Of course, the CFO’s office is still involved, especially in large capital programmes. But the fat on the bone of real estate portfolios has largely been well trimmed in many (most?) organizations. CRE leaders have realized that tinkering with FM costs is the proverbial water in the wind. The larger cost savings come via portfolio rationalization (as do energy savings, by default). Much of that has been done too. What’s left is ‘fine tuning’ of buildings, to operate as closely to the ideal of the efficient factory (sweating the assets) or the efficiency of the airport, with people coming and going, checking in and checking out, throughout every day. Hot desking – or at least, fairly warm!

In the present, the focus has shifted to the Human Resources function (CHRO, if you must). Especially now that the economy in many regions has slowly dragged itself out of the deep financial malaise we all felt since 2008/9. Organizations are moving from survival mode, back to competing. And competing for ‘talent’ is once again a hot topic. As is getting the most out of people and resources (productivity) once an organization has successfully recruited people.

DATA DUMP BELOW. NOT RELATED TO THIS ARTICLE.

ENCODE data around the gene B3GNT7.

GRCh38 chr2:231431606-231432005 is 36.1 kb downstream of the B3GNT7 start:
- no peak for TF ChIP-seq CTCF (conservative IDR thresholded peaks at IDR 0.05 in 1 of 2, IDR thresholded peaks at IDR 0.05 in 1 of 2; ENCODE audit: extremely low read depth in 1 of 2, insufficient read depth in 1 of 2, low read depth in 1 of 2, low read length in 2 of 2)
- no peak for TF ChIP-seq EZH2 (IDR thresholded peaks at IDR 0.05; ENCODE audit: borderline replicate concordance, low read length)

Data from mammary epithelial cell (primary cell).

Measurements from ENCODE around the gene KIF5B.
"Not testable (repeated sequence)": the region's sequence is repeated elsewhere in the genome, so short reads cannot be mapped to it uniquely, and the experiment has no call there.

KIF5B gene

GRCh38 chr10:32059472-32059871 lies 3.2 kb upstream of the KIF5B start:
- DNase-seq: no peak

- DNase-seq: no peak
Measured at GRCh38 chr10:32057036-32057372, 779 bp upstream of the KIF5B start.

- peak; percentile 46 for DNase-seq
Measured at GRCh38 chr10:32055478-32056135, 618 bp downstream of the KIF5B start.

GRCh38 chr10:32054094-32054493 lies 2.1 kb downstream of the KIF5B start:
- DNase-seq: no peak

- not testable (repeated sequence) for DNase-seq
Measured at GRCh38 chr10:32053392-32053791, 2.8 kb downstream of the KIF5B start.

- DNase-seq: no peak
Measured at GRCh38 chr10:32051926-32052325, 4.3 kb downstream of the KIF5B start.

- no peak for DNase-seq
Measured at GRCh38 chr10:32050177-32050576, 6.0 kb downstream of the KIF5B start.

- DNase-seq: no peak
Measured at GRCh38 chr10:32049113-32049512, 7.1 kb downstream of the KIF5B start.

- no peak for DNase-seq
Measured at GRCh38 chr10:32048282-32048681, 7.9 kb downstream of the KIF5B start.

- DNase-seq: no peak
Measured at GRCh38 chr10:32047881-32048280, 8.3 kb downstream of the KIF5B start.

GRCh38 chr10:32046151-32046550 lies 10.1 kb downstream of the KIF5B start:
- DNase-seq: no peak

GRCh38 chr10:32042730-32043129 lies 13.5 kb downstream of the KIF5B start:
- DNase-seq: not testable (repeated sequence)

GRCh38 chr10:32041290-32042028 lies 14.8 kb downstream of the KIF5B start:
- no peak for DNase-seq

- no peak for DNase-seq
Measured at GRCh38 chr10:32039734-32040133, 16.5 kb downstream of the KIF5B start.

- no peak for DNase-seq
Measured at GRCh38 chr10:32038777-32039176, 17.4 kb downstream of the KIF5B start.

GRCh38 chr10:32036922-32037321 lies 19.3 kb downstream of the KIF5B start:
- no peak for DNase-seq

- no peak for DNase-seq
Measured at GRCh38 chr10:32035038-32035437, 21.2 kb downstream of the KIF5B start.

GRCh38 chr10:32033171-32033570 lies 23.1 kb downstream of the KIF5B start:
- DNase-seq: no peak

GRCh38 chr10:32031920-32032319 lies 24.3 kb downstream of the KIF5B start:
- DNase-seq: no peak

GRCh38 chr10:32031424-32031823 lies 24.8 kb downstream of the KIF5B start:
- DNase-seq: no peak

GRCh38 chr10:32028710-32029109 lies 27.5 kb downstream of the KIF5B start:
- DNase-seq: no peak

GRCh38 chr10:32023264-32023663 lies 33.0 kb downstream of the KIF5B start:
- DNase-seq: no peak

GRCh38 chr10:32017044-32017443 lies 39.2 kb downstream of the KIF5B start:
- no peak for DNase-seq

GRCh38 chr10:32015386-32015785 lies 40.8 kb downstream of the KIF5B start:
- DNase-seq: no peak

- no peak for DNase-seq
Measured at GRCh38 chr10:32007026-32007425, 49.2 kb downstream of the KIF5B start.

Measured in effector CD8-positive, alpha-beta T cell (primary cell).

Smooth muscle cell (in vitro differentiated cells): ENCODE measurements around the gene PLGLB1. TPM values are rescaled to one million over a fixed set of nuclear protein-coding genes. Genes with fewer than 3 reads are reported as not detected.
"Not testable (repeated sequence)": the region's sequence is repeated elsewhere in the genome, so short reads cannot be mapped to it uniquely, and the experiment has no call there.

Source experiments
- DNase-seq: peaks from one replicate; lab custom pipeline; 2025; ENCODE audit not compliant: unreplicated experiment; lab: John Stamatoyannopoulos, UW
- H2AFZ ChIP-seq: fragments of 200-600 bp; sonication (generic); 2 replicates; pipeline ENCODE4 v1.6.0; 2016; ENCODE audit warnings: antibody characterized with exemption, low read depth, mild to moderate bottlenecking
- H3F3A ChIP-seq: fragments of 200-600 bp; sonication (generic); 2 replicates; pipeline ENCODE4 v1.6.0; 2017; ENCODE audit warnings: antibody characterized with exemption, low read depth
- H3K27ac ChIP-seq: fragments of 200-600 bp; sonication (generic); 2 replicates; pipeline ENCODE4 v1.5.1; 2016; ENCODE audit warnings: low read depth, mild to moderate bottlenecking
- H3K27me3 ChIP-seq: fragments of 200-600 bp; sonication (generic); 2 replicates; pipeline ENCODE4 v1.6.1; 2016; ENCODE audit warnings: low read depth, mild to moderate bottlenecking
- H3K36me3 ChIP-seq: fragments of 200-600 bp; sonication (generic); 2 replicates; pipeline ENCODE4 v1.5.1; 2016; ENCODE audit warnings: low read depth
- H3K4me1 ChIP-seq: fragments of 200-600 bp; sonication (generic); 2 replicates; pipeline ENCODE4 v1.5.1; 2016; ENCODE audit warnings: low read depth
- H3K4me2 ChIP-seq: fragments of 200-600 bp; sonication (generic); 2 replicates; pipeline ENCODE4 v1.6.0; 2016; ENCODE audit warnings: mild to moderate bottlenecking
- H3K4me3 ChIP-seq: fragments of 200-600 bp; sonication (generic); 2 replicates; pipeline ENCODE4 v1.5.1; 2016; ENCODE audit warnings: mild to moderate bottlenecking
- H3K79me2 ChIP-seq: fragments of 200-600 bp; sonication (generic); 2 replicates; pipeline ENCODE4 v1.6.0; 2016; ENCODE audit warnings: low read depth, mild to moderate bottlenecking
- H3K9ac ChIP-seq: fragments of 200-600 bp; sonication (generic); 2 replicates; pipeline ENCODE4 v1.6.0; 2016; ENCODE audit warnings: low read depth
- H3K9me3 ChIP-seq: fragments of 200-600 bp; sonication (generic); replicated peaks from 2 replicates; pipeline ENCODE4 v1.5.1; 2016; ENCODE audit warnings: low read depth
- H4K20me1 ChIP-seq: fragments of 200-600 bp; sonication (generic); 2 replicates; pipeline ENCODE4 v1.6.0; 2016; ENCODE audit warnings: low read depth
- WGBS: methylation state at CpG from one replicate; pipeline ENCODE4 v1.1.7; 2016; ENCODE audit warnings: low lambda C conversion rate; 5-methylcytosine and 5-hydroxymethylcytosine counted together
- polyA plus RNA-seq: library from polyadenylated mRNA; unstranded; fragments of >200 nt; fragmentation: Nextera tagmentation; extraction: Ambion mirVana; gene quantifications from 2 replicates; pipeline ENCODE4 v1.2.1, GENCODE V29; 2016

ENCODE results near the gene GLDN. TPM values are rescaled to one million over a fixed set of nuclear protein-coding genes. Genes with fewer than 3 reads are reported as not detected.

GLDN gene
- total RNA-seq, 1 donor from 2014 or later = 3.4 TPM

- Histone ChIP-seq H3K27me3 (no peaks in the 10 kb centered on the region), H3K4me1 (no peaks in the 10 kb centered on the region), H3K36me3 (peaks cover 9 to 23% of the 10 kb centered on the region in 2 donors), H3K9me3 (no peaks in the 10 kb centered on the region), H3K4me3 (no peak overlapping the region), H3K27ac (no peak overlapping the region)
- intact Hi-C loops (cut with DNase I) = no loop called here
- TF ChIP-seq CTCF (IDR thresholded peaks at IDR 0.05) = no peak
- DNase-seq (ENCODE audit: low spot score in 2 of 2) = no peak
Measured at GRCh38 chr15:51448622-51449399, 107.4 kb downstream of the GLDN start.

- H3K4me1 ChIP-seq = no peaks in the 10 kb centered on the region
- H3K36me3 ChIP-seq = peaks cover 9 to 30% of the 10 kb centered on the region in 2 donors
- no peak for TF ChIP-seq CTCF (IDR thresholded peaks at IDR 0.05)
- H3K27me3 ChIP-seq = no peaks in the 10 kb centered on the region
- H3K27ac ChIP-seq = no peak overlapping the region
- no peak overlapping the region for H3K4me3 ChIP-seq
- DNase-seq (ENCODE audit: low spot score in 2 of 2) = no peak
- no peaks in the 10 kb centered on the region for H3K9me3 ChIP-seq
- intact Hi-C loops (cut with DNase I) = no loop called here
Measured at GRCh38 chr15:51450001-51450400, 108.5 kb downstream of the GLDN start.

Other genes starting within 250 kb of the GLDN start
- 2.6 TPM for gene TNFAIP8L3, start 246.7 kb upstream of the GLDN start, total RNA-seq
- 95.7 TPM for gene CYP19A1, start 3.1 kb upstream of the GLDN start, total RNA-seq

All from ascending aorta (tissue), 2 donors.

HR has grown in strength and influence (imho), and in many cases has become more strategic and future-oriented than it was in the past. Tools such as ’employee engagement metrics’ provide hard data (there is literature supporting, and criticizing, most employee engagement efforts – but there is no denying it is everywhere). People are expensive, and if we know what makes them ‘tick’ then HR can drive transformations in many areas of the organization. Workplace is one area. It is believed (at long last) to make a difference to how people work.

So HR is currently greater than Finance,

…Finance is greater than CRE (Workplace still has to stick to financial constraints of course),

…and CRE is greater than FM.

HR > Finance > CRE > FM

For now, at least.

FM is still operational. This twitter discussion this afternoon convinced me of that. Once again. I don’t see much change from the picture Jim Ware and I painted in the RICS-sponsored “Raising The Bar” (RTB) reports we delivered in 2012 and 2014.

We are starting work now on the third RTB study, thanks to RICS continued support. So if you violently disagree with what I have written above, do please comment below. Or email me, or Jim. We would love to hear from you.

paul.carder@occupiersjournal.com

or jim.ware@occupiersjournal.com

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by @paulcarder (References at footer)